Today isn’t about me selling you a book. Today is about me celebrating an accomplishment with the dozens of people who made this book possible. Writing might be a solitary pursuit, but no books would be on a bookstore, library, or personal bookshelf without the work of many, many people. Today, I salute and celebrate each and every one of you and say thank you for all you do.
It’s nothing short of a miracle this book is out in the world today. This was a difficult book to write, for many reasons, some of which have to do with writing, some of which do not. There were many times I thought about quitting, about giving back my advance and admitting the story was too big for me, that I wasn’t good enough, that I was beaten. Basically, I suffered from imposter syndrome for most of the year I spent writing Heresy.
Well, guess what? I won. This book is a big middle finger to imposter syndrome, among other things, and, in the end, it’s my best work to date.
I didn’t do it alone.
Thanks to my agent, Alice Spielburg, for being my biggest champion.
Thanks to Lindsey Hall, Anne Clarke, Tim Holman and the Orbit/Redhook team for having faith in me that I could deliver this book based on a very thin idea. I can admit now how very thin this idea was. Razor thin. Almost nonexistent. Hence the Year of Difficulties. Their belief in me, not wanting to let them down, is what made me keep going.
Thanks to Bradley Englert for picking up my little orphan and offering wonderful editorial insight, and for loving it as much as I do. Thanks also to Ellen Wright for being the best publicist in the world.
Thanks to my tribe of writers and pub professionals, who pick up the phone and answer my calls and texts and listen to everything from my “I don’t have a process! Why don’t I have a process yet!” rants (Brooke Fossey) to all my crazy plot ideas (Jenny Martin) to “This book is going to kill me. Will you be sad?” (Mark Hoover) to “Remind me when I have a Great Idea to keep it to myself” (Kendel Lynn/Lindsey Hall/Alice Spielburg). Thanks, too, to everyone at DFW Writers’ Workshop and Sisters in Crime North Dallas for keeping me motivated.
Thanks to historian Laura Ruttum Senturia for your invaluable help with Colorado history, to Ashlee Clark Thompson for help with the representation of Hattie LaCour, to Mark Hoover for your constant love and support and being the best first reader a writer could ask for.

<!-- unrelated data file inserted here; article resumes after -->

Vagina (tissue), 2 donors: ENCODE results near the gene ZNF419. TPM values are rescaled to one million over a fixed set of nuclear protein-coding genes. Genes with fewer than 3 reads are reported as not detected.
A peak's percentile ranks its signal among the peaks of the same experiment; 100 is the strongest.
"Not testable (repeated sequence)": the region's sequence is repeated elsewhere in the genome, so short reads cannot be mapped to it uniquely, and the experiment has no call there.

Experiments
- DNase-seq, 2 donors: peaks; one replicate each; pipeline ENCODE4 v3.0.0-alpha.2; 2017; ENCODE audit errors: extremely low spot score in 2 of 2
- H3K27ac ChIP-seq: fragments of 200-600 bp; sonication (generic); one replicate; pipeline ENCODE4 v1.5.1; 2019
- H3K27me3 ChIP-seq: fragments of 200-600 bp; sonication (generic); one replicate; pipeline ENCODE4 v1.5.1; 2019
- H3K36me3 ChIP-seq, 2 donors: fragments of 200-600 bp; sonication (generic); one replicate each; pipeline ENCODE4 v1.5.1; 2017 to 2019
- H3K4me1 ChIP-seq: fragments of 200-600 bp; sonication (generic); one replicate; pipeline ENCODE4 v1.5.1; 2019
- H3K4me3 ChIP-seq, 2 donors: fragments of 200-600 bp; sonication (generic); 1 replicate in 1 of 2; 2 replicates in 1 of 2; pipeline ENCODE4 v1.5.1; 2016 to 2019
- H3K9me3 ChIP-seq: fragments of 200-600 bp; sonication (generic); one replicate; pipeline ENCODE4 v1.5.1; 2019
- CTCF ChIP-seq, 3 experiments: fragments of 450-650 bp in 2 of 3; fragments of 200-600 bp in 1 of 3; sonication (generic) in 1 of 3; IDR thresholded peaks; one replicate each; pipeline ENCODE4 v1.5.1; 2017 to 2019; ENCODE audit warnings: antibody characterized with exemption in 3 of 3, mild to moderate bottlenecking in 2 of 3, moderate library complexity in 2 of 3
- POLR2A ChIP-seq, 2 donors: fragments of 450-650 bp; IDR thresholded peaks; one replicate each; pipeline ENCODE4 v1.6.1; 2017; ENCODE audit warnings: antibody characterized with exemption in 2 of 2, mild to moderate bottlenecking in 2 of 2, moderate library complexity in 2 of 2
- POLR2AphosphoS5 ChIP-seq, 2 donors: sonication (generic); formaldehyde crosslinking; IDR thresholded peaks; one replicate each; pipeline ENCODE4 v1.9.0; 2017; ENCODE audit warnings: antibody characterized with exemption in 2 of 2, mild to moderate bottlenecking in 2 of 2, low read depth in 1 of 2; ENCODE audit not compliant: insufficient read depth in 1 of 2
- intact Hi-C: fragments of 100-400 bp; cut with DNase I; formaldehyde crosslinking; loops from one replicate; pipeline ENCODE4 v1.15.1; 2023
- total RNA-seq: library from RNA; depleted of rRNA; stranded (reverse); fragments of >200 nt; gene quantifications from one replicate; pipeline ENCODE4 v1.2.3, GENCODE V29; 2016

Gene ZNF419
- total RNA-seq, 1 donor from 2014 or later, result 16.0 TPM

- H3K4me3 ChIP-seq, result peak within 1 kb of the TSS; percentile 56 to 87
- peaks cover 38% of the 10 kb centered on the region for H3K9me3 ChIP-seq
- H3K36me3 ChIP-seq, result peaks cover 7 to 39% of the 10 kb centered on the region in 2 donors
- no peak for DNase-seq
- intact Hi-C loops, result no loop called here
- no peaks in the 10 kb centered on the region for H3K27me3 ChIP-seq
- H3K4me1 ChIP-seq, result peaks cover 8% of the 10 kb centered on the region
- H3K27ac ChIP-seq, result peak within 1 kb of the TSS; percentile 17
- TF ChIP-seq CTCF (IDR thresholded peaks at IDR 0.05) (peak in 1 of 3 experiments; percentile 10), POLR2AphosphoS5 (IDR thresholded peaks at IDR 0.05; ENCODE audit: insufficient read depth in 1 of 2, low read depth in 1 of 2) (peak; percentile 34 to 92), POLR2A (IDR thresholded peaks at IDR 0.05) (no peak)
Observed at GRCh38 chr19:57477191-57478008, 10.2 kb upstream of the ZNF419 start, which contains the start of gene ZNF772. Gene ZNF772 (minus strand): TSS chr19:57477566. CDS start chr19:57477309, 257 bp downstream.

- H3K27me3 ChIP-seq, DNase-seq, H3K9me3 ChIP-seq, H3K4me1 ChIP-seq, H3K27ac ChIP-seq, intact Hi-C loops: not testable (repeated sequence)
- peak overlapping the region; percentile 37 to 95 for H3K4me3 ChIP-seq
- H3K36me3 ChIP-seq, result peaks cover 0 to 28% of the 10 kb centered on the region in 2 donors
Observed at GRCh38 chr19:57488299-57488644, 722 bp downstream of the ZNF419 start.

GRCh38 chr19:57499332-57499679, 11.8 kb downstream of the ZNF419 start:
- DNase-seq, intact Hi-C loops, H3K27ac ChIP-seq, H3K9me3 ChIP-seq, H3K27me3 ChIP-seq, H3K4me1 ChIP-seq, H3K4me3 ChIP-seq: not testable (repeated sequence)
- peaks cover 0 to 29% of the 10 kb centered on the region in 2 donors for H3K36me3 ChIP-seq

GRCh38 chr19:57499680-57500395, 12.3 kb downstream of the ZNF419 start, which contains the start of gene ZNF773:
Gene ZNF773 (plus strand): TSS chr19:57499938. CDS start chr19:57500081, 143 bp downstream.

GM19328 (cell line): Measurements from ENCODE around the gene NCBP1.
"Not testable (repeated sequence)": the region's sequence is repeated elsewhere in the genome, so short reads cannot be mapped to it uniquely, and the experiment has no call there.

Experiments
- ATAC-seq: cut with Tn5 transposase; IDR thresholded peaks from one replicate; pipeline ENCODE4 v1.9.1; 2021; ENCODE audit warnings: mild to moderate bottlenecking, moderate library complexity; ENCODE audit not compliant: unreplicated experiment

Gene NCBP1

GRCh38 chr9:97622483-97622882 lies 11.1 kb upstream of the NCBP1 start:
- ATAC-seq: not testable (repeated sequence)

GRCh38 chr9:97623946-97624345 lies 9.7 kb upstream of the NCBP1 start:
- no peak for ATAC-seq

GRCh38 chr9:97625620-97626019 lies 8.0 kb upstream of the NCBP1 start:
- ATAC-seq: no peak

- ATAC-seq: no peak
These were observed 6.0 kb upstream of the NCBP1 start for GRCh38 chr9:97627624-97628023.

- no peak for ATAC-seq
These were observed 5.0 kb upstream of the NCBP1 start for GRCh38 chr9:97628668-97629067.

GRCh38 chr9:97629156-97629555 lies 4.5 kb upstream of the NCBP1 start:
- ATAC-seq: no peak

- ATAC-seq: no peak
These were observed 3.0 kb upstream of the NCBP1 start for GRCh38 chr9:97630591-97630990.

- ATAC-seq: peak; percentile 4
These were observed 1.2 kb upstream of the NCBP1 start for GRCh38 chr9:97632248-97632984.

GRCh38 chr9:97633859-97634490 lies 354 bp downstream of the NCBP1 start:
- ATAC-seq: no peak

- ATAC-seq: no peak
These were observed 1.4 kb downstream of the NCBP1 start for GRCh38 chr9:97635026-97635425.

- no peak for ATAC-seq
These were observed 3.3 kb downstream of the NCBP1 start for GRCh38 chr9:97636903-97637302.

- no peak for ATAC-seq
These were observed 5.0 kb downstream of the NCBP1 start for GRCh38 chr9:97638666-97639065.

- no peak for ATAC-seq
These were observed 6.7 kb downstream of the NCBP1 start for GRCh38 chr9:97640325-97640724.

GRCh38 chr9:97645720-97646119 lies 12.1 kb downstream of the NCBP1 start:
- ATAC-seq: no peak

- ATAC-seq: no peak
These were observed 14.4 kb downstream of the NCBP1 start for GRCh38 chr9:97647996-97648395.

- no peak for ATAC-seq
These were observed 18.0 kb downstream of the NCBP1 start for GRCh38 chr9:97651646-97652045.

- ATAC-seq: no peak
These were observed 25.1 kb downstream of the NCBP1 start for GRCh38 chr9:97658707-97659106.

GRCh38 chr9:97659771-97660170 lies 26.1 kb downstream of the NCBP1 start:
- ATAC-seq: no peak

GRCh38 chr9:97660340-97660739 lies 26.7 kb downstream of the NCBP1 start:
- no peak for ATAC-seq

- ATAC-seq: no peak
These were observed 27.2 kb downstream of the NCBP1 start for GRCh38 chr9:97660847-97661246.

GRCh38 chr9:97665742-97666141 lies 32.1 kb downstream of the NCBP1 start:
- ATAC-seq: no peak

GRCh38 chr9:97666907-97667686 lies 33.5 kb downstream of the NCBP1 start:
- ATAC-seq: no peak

Thank you to all the readers who have reached out to me, excited about my work and eager for this book. I hope the wait has been worth it! To Suehyla El—Attar, Suzanne Owen, Christy Ramirez, Diane Fenci, Jennifer Mason—Black, Blake Leyers, Carin Thrum, Heather Wheat, Terry Matthews, the Winnsboro Book Club and all of my other friends who have offered support in various ways in the last year.
To my extended family for loving me, believing in me and looking past my faults and our differences to the soul beneath.
Last, but never, ever least, to Jay, Ryan and Jack. Whenever things are darkest, I look to you three—my beacons, my true north—on the other side of the doubt, the challenges and the setbacks, and know that your love is there, waiting to embrace me.
They were the first and only all-female gang in the American West. Though the newspapers refuse to give them credit, their exploits don't go unnoticed. Now, they've got a rival male gang on their trail and an old score to settle.
Margaret Parker and Hattie LaCour never intended to turn outlaw.
After being run off their ranch by a greedy cattleman, their family is left destitute. As women alone they have few choices: marriage, lying on their backs for money, or holding a gun. For Margaret and Hattie the choice is simple. With their small makeshift family, the gang pulls off a series of heists across the West.
Though the newspapers refuse to give the female gang credit, their exploits don't go unnoticed. Pinkertons are on their trail, a rival male gang is determined to destroy them, and secrets among the group threaten to tear them apart. Now, Margaret and Hattie must find a way to protect their family, finish one last job, and avoid the hangman's noose.